If you continue to use the same hiring practices and practitioners that you have always used, to paraphrase Rita Mae Brown, you’ll continue to get the results you’re already getting. There are specialist recruiters available who can assist you to connect with the neurodivergent community, and online forums and websites that offer tools and resources to ensure that your connection is impactful.

3 – Be specific

In my experience, you can’t provide too much detail for neurodivergent candidates. The more information you provide in a very clear and concise way, the more comfortable they’ll be with the process and the happier they’ll be to engage. People and Culture, and hiring managers need to be clear on the actual requirements and skills required for the role. Clarity in job design, description and process is essential.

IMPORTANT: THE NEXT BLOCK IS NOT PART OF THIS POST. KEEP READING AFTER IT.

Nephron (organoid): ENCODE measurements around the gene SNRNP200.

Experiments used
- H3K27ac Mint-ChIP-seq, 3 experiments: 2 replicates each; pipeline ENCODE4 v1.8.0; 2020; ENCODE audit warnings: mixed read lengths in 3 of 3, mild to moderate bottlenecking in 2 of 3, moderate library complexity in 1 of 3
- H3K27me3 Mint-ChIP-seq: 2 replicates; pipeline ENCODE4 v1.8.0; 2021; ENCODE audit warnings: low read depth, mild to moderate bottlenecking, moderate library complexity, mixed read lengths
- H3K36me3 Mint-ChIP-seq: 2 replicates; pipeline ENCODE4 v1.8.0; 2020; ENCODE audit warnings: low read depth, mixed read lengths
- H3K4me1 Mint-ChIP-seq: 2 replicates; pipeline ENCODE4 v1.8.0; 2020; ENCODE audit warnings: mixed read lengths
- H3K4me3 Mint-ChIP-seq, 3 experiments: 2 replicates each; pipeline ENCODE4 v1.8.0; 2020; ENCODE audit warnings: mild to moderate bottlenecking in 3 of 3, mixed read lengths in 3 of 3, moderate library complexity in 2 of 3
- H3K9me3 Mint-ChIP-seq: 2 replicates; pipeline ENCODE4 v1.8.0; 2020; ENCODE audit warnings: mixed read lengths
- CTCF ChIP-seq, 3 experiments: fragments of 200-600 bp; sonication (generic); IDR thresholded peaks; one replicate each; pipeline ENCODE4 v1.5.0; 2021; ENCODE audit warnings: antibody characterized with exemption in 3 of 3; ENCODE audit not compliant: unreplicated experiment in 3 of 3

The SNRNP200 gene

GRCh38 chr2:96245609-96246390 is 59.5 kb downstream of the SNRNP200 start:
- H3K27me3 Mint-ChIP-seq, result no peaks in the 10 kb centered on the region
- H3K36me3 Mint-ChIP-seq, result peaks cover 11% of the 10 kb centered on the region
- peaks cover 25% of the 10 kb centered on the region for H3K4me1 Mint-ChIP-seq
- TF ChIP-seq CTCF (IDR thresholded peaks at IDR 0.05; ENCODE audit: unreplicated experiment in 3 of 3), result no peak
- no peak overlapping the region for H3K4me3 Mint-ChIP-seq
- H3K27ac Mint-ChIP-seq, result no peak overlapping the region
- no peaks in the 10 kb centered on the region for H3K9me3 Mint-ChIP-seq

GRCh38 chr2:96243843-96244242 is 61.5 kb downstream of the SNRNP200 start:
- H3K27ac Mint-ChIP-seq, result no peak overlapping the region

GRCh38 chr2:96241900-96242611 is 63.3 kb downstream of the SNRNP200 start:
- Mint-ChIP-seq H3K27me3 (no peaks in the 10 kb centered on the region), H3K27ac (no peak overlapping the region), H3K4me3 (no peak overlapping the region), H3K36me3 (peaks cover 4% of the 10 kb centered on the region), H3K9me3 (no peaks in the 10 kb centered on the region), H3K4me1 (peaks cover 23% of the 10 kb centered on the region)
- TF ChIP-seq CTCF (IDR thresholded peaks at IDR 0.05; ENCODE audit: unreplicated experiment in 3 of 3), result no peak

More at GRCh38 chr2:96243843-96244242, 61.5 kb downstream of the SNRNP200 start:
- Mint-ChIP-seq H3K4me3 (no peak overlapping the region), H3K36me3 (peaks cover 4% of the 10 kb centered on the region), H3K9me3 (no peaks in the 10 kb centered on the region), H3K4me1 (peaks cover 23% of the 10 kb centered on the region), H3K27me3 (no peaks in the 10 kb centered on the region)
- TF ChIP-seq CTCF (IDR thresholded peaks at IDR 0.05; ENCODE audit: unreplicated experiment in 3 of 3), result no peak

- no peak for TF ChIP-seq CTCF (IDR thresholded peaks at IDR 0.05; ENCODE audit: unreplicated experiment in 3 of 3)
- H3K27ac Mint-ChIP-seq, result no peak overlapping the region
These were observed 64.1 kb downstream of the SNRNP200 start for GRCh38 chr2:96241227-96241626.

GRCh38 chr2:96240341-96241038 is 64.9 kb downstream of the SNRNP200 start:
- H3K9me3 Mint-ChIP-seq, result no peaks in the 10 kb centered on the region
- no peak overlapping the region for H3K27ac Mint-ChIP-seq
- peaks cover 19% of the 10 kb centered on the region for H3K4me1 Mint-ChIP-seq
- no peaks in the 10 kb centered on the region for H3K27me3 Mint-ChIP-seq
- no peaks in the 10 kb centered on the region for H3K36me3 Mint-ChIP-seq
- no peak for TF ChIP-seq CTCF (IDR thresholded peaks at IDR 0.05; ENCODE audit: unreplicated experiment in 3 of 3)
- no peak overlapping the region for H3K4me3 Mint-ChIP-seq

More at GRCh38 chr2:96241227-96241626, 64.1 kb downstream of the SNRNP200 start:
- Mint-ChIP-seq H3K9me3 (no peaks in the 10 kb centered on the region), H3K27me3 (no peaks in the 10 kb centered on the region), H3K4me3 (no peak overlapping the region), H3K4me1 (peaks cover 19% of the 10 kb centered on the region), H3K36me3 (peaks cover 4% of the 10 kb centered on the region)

4 – Use plain English

The Oxford Dictionary defines Plain English as ‘clear and unambiguous language without the use of difficult or technical terms’. Don’t misinterpret this guidance. This doesn’t mean that neurodivergent candidates are not highly skilled in activities involving complex or technical language, but that it is important to use clear and straightforward language in your job ads. Avoid jargon, acronyms, or company-specific terms that may create unnecessary misunderstanding.

5 – Paint a picture

Provide in-person interview candidates with a written description (with images if possible) of where they are going for the interview, what the possible transport routes are, where the entrance to the building is, which floor you’re on and who they will be meeting. The same goes for online interviews. Provide candidates with information about what video platform the interview will take place on, how to access it and who will be on the other end of the video call. Developing these types of resources will be of benefit to any interview candidate or, indeed, any visitor to your organisation.